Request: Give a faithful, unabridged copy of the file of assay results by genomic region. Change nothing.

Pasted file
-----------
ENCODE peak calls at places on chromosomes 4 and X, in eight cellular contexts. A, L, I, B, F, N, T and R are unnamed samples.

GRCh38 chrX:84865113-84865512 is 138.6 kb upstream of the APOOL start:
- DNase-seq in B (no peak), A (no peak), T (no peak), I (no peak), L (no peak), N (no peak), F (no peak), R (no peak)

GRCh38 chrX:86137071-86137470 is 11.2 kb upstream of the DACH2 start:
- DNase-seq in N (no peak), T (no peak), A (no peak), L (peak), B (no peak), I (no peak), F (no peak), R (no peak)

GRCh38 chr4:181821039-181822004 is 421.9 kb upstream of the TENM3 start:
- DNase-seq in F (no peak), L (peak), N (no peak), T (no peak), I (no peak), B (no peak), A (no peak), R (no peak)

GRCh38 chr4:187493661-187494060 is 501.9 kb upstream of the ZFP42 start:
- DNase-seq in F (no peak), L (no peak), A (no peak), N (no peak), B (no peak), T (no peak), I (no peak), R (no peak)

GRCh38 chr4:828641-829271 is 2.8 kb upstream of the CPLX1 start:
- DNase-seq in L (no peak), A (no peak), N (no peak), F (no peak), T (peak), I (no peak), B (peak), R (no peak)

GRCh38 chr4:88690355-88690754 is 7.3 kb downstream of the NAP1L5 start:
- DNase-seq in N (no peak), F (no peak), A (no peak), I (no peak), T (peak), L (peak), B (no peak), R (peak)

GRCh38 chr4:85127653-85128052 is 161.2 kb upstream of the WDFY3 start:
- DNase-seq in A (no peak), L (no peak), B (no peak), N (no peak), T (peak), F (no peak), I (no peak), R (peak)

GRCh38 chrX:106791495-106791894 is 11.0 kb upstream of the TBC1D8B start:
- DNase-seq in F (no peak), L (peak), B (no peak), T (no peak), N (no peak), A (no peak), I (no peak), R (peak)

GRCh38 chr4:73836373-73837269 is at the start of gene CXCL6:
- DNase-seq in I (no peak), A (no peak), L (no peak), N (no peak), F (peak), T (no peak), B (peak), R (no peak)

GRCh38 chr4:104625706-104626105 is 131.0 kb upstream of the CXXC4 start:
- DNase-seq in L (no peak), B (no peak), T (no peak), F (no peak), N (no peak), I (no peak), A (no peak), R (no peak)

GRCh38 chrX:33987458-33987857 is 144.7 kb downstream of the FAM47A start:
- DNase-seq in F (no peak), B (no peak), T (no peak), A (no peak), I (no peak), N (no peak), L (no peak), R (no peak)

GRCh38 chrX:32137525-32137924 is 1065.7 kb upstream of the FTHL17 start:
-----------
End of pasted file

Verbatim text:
ENCODE peak calls at places on chromosomes 4 and X, in eight cellular contexts. A, L, I, B, F, N, T and R are unnamed samples.

GRCh38 chrX:84865113-84865512 is 138.6 kb upstream of the APOOL start:
- DNase-seq in B (no peak), A (no peak), T (no peak), I (no peak), L (no peak), N (no peak), F (no peak), R (no peak)

GRCh38 chrX:86137071-86137470 is 11.2 kb upstream of the DACH2 start:
- DNase-seq in N (no peak), T (no peak), A (no peak), L (peak), B (no peak), I (no peak), F (no peak), R (no peak)

GRCh38 chr4:181821039-181822004 is 421.9 kb upstream of the TENM3 start:
- DNase-seq in F (no peak), L (peak), N (no peak), T (no peak), I (no peak), B (no peak), A (no peak), R (no peak)

GRCh38 chr4:187493661-187494060 is 501.9 kb upstream of the ZFP42 start:
- DNase-seq in F (no peak), L (no peak), A (no peak), N (no peak), B (no peak), T (no peak), I (no peak), R (no peak)

GRCh38 chr4:828641-829271 is 2.8 kb upstream of the CPLX1 start:
- DNase-seq in L (no peak), A (no peak), N (no peak), F (no peak), T (peak), I (no peak), B (peak), R (no peak)

GRCh38 chr4:88690355-88690754 is 7.3 kb downstream of the NAP1L5 start:
- DNase-seq in N (no peak), F (no peak), A (no peak), I (no peak), T (peak), L (peak), B (no peak), R (peak)

GRCh38 chr4:85127653-85128052 is 161.2 kb upstream of the WDFY3 start:
- DNase-seq in A (no peak), L (no peak), B (no peak), N (no peak), T (peak), F (no peak), I (no peak), R (peak)

GRCh38 chrX:106791495-106791894 is 11.0 kb upstream of the TBC1D8B start:
- DNase-seq in F (no peak), L (peak), B (no peak), T (no peak), N (no peak), A (no peak), I (no peak), R (peak)

GRCh38 chr4:73836373-73837269 is at the start of gene CXCL6:
- DNase-seq in I (no peak), A (no peak), L (no peak), N (no peak), F (peak), T (no peak), B (peak), R (no peak)

GRCh38 chr4:104625706-104626105 is 131.0 kb upstream of the CXXC4 start:
- DNase-seq in L (no peak), B (no peak), T (no peak), F (no peak), N (no peak), I (no peak), A (no peak), R (no peak)

GRCh38 chrX:33987458-33987857 is 144.7 kb downstream of the FAM47A start:
- DNase-seq in F (no peak), B (no peak), T (no peak), A (no peak), I (no peak), N (no peak), L (no peak), R (no peak)

GRCh38 chrX:32137525-32137924 is 1065.7 kb upstream of the FTHL17 start: